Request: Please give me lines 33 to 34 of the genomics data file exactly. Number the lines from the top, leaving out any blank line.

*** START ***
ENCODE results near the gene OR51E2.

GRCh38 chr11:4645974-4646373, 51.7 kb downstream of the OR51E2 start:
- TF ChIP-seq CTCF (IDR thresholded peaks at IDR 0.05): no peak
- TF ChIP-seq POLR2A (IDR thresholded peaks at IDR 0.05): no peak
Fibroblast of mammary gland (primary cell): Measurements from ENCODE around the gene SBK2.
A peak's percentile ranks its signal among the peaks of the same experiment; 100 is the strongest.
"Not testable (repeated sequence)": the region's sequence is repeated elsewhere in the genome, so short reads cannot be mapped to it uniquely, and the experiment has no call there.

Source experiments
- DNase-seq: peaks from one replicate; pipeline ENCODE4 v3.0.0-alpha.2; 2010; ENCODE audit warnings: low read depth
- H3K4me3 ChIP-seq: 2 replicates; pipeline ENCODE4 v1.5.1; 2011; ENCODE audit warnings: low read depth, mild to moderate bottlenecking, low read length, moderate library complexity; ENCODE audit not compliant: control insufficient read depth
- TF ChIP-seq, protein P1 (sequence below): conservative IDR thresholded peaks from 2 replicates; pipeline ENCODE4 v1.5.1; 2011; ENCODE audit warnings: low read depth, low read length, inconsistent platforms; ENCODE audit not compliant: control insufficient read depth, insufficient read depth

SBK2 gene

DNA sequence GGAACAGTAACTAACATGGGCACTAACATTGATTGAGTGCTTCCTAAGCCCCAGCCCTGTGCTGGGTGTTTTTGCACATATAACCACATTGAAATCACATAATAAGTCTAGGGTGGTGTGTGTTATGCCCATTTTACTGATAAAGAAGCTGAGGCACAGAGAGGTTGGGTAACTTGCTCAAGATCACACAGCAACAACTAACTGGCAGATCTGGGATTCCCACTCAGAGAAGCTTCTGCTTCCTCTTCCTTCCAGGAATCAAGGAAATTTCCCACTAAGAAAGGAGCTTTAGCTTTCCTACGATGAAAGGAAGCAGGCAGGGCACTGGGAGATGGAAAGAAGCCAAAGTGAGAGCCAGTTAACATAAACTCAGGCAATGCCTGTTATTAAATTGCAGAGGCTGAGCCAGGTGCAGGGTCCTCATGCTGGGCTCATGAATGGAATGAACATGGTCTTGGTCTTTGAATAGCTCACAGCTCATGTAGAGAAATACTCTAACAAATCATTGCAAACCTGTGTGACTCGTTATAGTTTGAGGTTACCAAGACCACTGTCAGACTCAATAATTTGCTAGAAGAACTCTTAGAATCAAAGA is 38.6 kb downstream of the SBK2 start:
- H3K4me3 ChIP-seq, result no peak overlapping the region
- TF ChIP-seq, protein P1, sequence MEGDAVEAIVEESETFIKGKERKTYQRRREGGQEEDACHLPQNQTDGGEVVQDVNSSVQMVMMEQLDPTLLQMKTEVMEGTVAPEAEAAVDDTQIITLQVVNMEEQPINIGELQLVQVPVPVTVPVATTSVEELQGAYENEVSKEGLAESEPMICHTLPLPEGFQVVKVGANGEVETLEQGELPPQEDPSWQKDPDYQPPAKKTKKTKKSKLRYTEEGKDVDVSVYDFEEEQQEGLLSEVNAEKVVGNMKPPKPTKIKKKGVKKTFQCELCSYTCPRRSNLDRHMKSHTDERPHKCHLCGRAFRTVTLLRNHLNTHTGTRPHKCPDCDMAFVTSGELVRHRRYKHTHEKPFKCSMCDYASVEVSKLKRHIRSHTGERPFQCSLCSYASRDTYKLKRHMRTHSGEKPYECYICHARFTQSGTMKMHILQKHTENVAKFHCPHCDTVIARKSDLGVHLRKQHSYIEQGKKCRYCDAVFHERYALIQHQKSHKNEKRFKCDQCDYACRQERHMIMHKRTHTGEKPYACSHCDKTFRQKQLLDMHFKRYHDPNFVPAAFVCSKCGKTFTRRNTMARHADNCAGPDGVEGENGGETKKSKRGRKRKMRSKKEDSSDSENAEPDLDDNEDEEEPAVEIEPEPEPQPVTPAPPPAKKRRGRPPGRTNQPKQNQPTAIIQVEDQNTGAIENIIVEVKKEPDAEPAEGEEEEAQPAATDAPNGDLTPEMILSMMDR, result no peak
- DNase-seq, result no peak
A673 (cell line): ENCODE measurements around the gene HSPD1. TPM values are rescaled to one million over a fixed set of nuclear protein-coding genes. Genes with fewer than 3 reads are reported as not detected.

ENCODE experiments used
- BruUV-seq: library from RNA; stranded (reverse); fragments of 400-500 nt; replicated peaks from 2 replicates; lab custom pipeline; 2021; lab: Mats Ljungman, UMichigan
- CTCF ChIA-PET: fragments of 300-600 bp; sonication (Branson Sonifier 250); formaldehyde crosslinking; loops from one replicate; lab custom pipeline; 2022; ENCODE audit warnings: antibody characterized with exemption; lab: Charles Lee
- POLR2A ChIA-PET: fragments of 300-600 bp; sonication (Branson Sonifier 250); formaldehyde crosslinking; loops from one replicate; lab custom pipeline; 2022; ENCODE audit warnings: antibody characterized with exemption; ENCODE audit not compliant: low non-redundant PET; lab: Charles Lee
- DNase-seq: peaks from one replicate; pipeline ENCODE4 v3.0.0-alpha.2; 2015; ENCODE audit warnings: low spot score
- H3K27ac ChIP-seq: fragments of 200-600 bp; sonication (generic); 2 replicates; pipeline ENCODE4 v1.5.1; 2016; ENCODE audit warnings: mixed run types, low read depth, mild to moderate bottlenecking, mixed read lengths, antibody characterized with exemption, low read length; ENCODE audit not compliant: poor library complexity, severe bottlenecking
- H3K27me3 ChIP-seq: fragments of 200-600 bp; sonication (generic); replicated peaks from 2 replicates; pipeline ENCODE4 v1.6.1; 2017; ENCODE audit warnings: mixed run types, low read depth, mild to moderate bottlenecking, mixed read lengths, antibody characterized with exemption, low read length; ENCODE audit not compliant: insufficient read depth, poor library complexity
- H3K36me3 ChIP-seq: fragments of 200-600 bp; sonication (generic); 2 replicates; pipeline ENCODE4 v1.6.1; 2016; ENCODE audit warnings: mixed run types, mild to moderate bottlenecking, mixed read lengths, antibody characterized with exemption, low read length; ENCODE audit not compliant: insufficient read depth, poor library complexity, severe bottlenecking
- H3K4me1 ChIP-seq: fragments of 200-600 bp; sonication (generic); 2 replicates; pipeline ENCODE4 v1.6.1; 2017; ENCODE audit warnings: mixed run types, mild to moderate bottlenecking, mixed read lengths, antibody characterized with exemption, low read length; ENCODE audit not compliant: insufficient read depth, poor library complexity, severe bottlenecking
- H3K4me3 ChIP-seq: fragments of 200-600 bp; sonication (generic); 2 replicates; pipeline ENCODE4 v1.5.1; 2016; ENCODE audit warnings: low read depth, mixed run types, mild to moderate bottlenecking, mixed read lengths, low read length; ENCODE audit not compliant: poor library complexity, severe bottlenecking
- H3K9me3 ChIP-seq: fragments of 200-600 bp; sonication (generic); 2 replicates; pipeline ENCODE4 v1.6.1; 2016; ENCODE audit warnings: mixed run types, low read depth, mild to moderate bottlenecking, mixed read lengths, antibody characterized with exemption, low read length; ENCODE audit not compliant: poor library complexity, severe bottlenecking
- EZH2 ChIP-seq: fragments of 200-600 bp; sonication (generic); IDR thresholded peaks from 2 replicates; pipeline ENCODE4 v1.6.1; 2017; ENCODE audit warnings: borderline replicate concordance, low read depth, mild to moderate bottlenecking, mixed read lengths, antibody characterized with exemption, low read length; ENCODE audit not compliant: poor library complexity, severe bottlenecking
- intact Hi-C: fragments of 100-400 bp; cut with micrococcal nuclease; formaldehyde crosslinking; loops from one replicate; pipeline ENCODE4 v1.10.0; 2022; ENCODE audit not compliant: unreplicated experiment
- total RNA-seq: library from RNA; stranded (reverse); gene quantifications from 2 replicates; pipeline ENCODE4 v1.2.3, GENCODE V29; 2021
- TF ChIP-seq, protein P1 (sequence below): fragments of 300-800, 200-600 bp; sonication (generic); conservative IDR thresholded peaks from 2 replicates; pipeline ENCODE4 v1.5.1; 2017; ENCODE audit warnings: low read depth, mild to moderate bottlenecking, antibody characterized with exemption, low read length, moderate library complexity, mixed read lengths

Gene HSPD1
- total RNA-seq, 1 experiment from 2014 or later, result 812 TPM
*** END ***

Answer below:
Gene HSPD1
- total RNA-seq, 1 experiment from 2014 or later, result 812 TPM